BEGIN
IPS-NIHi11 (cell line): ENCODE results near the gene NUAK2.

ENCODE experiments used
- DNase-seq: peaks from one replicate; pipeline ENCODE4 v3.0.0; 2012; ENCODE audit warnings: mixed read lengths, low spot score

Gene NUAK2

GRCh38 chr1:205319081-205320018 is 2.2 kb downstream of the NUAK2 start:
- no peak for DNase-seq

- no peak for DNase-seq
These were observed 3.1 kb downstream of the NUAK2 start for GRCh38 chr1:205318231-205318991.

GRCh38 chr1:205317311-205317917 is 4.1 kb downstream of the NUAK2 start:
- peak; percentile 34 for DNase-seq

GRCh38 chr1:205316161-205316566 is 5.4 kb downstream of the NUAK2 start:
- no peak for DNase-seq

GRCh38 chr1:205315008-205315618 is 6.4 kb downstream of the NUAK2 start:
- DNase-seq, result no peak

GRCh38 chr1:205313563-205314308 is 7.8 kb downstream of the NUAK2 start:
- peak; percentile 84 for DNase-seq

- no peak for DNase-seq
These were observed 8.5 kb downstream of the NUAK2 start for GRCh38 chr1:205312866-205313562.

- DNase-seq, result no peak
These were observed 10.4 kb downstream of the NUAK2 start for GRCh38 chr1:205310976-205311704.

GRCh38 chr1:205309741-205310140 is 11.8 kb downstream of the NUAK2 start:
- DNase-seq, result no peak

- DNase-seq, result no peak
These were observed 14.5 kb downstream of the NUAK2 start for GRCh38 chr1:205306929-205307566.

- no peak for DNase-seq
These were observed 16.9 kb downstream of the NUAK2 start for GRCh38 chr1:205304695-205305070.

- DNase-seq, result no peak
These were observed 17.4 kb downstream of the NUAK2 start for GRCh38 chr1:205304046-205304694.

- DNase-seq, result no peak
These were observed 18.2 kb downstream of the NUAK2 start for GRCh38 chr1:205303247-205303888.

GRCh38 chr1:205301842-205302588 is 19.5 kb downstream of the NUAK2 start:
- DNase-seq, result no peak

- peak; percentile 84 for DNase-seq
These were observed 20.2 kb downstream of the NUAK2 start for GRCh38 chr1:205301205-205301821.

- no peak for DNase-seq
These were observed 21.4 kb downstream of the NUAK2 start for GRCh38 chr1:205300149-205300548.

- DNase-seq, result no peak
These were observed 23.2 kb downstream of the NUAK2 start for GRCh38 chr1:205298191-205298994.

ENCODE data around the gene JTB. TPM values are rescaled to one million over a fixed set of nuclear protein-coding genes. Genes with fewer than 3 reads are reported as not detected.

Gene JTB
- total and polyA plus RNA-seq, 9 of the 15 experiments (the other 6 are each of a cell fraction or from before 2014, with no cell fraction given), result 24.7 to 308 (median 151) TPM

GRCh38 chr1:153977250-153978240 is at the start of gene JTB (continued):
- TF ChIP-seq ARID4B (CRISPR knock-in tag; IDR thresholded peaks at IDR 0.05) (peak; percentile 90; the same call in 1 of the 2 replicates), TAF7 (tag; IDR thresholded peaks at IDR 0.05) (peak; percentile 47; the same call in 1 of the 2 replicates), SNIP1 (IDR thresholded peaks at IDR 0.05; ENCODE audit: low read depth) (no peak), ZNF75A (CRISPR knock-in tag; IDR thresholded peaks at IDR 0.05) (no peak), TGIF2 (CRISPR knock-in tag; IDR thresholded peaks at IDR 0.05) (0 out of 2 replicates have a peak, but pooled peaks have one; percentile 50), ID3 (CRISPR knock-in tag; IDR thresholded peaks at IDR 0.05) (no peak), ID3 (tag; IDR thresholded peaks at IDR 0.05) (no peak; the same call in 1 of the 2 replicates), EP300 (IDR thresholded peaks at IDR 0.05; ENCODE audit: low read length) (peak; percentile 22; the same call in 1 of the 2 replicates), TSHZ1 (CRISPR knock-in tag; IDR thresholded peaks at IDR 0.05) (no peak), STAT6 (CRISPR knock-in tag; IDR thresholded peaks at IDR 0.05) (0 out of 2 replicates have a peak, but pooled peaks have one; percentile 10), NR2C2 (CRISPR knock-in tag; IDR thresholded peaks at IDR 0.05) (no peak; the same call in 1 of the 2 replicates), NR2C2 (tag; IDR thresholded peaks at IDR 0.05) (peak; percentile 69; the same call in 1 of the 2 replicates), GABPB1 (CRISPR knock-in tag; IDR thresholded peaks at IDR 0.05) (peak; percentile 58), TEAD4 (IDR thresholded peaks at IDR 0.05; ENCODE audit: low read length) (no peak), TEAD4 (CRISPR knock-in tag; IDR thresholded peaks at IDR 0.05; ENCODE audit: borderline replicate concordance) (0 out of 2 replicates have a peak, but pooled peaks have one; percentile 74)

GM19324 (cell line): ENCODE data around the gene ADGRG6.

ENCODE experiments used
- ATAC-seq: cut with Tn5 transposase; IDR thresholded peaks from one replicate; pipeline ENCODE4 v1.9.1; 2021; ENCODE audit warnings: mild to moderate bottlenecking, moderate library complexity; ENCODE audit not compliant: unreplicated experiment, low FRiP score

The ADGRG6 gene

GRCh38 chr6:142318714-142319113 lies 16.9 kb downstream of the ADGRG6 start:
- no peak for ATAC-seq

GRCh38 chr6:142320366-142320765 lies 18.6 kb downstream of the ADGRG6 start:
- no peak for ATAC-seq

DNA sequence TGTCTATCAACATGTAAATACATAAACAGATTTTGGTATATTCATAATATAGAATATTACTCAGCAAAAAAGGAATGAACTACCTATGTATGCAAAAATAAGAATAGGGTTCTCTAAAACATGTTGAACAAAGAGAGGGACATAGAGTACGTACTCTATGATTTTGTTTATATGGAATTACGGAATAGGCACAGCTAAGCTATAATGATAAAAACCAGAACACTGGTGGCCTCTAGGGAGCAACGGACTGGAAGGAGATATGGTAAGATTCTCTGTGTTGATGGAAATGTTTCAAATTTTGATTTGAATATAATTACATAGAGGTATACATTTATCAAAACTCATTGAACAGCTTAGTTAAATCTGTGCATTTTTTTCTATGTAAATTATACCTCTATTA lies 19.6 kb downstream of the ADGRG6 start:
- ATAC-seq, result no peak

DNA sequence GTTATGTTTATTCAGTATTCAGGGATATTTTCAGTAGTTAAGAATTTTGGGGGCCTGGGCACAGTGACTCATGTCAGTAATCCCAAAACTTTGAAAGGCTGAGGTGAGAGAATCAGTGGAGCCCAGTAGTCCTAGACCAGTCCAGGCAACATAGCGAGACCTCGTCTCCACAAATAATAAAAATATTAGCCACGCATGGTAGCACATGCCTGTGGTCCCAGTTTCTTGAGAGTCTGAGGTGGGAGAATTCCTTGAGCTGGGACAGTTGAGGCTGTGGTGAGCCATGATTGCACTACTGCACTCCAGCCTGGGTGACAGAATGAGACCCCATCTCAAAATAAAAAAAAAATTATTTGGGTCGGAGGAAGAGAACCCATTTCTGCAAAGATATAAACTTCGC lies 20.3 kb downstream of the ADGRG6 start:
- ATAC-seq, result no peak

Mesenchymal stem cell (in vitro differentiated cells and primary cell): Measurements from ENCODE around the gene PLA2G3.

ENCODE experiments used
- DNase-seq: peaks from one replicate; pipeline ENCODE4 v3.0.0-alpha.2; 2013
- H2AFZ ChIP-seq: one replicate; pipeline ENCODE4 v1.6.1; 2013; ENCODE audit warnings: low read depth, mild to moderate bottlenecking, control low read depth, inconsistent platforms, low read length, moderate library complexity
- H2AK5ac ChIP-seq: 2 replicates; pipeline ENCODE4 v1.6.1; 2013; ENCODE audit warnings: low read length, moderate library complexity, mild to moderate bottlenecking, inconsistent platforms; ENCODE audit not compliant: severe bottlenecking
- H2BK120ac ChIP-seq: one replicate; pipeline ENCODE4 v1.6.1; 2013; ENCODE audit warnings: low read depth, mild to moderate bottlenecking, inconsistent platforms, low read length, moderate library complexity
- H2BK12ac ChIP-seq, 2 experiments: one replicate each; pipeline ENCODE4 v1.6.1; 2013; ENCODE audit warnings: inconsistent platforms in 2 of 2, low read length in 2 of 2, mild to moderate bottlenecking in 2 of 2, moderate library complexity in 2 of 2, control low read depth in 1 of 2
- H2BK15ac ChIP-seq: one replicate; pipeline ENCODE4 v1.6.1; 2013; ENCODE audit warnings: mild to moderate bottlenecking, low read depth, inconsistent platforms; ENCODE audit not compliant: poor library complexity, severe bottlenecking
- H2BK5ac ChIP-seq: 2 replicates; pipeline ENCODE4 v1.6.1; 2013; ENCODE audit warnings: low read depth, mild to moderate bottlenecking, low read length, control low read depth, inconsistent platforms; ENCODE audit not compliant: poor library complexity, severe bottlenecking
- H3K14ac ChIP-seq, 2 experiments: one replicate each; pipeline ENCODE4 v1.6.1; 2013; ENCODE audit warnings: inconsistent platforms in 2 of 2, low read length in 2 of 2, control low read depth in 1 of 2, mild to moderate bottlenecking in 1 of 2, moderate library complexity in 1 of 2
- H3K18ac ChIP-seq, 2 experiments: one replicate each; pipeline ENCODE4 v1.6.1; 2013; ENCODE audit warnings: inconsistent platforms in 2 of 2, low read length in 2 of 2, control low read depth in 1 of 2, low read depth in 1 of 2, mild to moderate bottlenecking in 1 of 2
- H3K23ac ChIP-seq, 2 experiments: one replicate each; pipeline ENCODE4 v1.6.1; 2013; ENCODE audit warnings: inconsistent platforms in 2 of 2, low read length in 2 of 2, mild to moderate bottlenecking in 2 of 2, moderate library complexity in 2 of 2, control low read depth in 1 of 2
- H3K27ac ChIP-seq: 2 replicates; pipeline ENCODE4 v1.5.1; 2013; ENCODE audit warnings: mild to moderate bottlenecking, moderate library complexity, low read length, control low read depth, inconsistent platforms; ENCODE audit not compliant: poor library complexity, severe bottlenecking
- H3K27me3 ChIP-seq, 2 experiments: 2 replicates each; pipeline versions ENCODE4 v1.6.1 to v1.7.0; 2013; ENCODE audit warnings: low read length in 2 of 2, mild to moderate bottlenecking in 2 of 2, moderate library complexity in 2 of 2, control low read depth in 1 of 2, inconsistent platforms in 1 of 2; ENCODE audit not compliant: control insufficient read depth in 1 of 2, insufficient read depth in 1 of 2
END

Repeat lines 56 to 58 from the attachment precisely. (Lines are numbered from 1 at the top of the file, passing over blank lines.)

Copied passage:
Mesenchymal stem cell (in vitro differentiated cells and primary cell): Measurements from ENCODE around the gene PLA2G3.

ENCODE experiments used
- DNase-seq: peaks from one replicate; pipeline ENCODE4 v3.0.0-alpha.2; 2013